Entertainment, Health and Lifestyle

Chicken Soup for the Sick?

Have you ever wondered if chicken soup really does have medicinal effects against colds and the flu? Me, too. Recently, I decided to find out.

Here’s what I learned: There is some scientific evidence to suggest that homemade chicken soup contains several ingredients that affect the body’s immune system. Dr. Stephen Rennard of University of Nebraska Medical Center says that chicken soup has anti-inflammatory properties that soothe sore throats and ease the misery of colds and flu. And that’s good enough for me.

But here’s the problem as I see it: Typically, it takes a long time to turn out a pot of homemade chicken soup. And when you’re sick or someone you love is ailing, the chances are slim that you’ll find three or more hours to make soup.

Here’s how to make rich, hearty and flavorful chicken soup in about 50 minutes — start to finish.


Servings: 6-8

2 tablespoon vegetable oil, divided

1 whole chicken, about 3 1/2 pounds

1 medium onion, roughly chopped

2 quarts boiling water

2 teaspoons salt

2 bay leaves

2 cups (3 ounces) wide egg noodles

1 carrot, roughly chopped

1 rib celery, roughly chopped

Prepare the chicken. Discard giblets and neck from the cavity. With a cleaver, knife or poultry shears, hack off the legs, wings and thighs. Don’t worry about being neat. Cut each of these pieces into two or three smaller pieces. Cut the back from the breast; break and cut it into two halves. Hack the back into several pieces.

Heat 1 tablespoon oil in a large stock pot or other large pot. Once very hot, drop in half of the chicken pieces, and saute until brown on both sides, about 5 minutes. Remove to a bowl and repeat with the rest of the chicken until all chicken is out and in the bowl.

Add onion to the pot, and saute over medium-high heat until lightly colored and soft, stirring constantly, 2 to 3 minutes. Find those two breast halves, and set them aside. Return the rest of the chicken to the pot. Reduce heat to low; cover and cook until chicken releases its juices, about 20 minutes.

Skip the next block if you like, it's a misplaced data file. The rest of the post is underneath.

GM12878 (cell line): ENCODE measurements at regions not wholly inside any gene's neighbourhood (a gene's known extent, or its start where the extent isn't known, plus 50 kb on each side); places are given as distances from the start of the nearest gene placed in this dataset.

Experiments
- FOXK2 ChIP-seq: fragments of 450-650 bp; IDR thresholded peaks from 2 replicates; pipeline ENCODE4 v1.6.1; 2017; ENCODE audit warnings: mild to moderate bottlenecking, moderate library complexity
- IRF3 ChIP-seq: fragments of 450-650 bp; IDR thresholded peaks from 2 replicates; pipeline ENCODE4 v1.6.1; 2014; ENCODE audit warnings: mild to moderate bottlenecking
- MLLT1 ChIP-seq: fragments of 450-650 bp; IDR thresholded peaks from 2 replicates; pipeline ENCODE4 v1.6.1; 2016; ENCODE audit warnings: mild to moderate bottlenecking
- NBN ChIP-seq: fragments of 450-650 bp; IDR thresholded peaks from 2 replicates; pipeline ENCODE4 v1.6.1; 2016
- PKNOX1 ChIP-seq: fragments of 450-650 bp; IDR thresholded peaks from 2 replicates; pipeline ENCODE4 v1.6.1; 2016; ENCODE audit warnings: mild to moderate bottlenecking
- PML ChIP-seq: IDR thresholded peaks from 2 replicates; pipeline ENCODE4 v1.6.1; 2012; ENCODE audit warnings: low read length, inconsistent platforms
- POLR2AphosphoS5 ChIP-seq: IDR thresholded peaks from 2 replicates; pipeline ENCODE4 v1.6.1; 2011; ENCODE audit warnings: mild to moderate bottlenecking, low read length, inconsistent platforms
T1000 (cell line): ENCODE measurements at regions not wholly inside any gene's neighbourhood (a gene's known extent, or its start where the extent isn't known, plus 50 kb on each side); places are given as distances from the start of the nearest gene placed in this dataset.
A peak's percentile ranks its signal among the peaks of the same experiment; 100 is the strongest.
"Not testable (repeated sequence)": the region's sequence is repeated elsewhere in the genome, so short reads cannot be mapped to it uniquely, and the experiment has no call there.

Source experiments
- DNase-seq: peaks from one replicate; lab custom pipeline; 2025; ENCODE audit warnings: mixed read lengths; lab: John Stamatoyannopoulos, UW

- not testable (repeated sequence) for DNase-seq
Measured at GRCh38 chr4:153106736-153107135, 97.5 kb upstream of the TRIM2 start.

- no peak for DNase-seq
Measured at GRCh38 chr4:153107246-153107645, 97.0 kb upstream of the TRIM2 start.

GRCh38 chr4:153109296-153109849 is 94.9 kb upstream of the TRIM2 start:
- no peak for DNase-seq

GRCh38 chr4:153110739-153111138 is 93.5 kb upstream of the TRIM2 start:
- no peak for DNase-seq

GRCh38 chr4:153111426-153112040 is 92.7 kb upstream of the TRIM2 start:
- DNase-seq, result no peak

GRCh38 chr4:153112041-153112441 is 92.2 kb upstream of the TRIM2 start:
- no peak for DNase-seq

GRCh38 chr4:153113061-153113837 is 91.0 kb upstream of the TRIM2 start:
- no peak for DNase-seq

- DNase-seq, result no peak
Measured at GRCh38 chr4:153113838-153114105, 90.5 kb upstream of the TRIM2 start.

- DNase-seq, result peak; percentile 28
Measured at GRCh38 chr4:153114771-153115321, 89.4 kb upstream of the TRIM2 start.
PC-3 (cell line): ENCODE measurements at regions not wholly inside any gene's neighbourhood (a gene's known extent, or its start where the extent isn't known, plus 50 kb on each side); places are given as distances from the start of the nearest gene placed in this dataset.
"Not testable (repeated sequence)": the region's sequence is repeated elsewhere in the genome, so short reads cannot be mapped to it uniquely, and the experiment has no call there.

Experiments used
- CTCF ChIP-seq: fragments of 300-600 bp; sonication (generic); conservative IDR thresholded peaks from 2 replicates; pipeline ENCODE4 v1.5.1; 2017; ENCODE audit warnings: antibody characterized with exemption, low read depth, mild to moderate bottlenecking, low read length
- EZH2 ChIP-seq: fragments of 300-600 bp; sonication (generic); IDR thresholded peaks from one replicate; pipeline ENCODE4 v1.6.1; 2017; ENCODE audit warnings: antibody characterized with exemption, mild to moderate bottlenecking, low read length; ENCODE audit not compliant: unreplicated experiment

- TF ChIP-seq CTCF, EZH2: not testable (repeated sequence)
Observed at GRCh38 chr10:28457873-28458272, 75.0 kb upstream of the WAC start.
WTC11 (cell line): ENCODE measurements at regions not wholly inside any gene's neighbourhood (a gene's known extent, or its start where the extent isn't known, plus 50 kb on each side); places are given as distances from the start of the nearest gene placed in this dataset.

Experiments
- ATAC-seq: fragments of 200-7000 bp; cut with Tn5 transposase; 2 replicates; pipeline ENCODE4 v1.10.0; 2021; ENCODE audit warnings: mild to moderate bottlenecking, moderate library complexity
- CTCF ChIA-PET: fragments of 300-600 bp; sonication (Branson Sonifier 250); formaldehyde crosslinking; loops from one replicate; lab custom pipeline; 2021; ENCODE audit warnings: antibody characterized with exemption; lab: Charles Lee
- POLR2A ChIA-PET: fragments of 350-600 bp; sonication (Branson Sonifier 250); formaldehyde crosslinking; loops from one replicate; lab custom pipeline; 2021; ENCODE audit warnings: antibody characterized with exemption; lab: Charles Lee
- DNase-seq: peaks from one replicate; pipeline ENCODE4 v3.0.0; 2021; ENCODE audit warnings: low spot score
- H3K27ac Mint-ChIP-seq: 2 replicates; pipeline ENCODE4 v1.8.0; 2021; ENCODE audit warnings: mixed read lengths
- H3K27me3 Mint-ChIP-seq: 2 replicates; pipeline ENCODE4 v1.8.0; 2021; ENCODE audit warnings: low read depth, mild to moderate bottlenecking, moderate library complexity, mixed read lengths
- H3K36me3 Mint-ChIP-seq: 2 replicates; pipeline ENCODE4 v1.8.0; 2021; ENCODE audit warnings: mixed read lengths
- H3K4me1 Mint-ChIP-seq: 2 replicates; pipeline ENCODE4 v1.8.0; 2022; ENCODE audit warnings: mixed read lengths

Increase heat to high; add boiling water, chicken breasts, salt, pepper and bay leaves. Bring back to simmer. Cover, and barely simmer until breasts are cooked, about 20 minutes. The dark broth will be extra rich and flavorful.

Remove the breasts from the pot, and set aside. When cool enough to handle, remove the skin, and shred the breast meat from the bones. Discard skin and bones. Strain broth into a separate pot, and discard the solids. All of the goodness has been cooked from the rest of the chicken, so you are not being wasteful. Skim fat for later use in other recipes, or discard. Return the clear broth to the pot with the shredded chicken. Bring back to boil.

In a small skillet, saute the chopped carrot and chopped celery in 1 tablespoon of oil. Add to the pot along with the egg noodles, and cook until just tender, about 5 minutes. Adjust with salt and pepper as necessary, and serve.

To your health!

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Mary Hunt

Mary invites you to visit her at EverydayCheapskate.com, where this column is archived complete with links and resources for all recommended products and services. Mary invites questions and comments at https://www.everydaycheapskate.com/contact/, "Ask Mary." Tips can be submitted at tips.everydaycheapskate.com/ . This column will answer questions of general interest, but letters cannot be answered individually. Mary Hunt is the founder of EverydayCheapskate.com, a frugal living blog, and the author of the book "Debt-Proof Living."

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